After a string of nearly all gains previously in the week, cash prices finally succumbed Friday to generally moderate weather-based demand and the previous day’s futures dip of 15.3 cents. Quotes were down at all points but one. The weekend decline of industrial load added to the general bearishness.
A flat Florida Gas Zone 1 was the sole location to avoid drops ranging from about a nickel to nearly C30 cents (Empress). The largest losses tended to cluster in the Northeast, where temperatures were due to rebound Saturday from a brief period of chill Friday.
Monday’s cash market will continue to have negative futures guidance after the November contract extended a fall into its third straight day with a decline of 16 cents (see related story).
Cooling trends Friday proved to be short-lived in the South and Northeast as much of both regions were due to rebound by about 10 degrees or so, although some temperature gains would be relatively modest.
However, mercury levels were expected to descending in the Midwest, with Chicago forecast to go from a high in the mid 50s Friday to the upper 40s Saturday, according to Weather Central.
Western Canada would remain fairly cold while the Rockies would get warmer in some sections and colder in others, the forecasting firm said. Overall moderate conditions were expected to prevail in most of the West.
Tennessee had signaled the weak Northeast market by announcing an OFO Action Alert to be implemented Saturday, and Texas Eastern seconded that motion Friday by barring any weekend imbalance makeup nominations that would add to its linepack.
PG&E kept a systemwide high-inventory in effect through at least Saturday, and Malin and PG&E citygate quotes were down about 20 cents and a quarter, respectively, in response.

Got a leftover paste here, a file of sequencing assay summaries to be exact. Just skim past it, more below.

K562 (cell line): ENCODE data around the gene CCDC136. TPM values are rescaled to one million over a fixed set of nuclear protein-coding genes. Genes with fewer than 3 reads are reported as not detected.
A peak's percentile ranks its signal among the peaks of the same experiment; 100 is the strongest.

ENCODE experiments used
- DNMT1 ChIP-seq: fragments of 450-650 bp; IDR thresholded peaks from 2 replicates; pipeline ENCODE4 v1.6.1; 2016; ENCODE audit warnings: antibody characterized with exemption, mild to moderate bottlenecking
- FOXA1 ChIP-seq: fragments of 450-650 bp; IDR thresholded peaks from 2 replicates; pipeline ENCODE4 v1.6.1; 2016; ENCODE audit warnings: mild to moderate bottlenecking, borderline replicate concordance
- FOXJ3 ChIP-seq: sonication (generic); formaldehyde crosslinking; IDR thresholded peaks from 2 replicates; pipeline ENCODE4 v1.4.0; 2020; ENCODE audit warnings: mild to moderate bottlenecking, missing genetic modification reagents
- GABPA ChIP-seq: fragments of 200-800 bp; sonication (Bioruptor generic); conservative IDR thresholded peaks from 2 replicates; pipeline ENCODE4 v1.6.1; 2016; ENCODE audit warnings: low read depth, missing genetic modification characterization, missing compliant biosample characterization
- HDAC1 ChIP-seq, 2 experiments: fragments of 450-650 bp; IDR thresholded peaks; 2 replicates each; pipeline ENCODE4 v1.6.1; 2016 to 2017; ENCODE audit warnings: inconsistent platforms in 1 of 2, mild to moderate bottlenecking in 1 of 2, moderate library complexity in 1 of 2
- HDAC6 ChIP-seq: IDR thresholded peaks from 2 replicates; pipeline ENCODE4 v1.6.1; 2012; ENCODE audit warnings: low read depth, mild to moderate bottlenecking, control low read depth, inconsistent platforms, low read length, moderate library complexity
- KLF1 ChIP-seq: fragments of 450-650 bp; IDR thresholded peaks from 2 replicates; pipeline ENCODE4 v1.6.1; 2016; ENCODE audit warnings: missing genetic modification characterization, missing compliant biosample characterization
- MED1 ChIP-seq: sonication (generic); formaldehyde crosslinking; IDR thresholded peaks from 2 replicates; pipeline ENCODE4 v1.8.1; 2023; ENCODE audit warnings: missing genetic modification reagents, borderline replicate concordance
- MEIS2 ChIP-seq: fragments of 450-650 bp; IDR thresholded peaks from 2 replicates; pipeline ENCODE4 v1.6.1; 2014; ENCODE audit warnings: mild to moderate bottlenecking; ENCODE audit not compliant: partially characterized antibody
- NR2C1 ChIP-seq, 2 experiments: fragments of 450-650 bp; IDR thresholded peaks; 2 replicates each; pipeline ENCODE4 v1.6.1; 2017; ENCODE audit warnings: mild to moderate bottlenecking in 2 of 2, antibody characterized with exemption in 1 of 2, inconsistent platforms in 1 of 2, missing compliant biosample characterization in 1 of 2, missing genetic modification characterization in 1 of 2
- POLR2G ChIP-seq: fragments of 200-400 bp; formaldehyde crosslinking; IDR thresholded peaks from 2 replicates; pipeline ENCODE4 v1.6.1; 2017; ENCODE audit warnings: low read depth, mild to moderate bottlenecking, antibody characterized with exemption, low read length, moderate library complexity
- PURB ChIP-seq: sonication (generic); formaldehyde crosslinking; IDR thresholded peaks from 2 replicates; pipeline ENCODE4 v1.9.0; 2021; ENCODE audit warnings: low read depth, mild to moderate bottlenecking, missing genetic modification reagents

A Midcontinent marketer marveled that Questar, historically one of the Rockies pipes seeing the lowest prices, had traded at parity with Henry Hub Thursday and was just below the hub Friday. In his own market area, basis has been unusually tight, he said.
He is expecting a relatively soft November bidweek market, citing signs of it in deals he’s seeing being quoted at index-minus. However, due to recent forecasts of a colder-than-normal winter, he said, “I like selling into this market.”
A marketer in the Upper Midwest said she was hoping local forecasts of weekend precipitation would turn out to be rain “rather than snow.” It’s cold enough in the region to keep her company buying spot gas, even though it hadn’t liked the price increases occurring through Thursday.
She said customers in Kentucky were expecting November basis of 40 cents or more for gas delivered by TGT. Her company was not doing any bidweek trading yet since it prefers to make deals on final-day futures settlement basis.
SunTrust Robinson Humphrey/the Gerdes Group made a preliminary estimate of a 40-50 storage injection for the week ending Oct. 23, which it said would be largely in line with the year-ago build and the five-year average.
The number of drilling rigs engaged in the U.S. search for natural gas continued an overall climb during the last couple of months in the week ending Oct. 23, going up by four to 725, according to the Baker Hughes Rotary Rig Count. One rig was deactivated in the Gulf of Mexico, but five were added onshore, Baker Hughes said.
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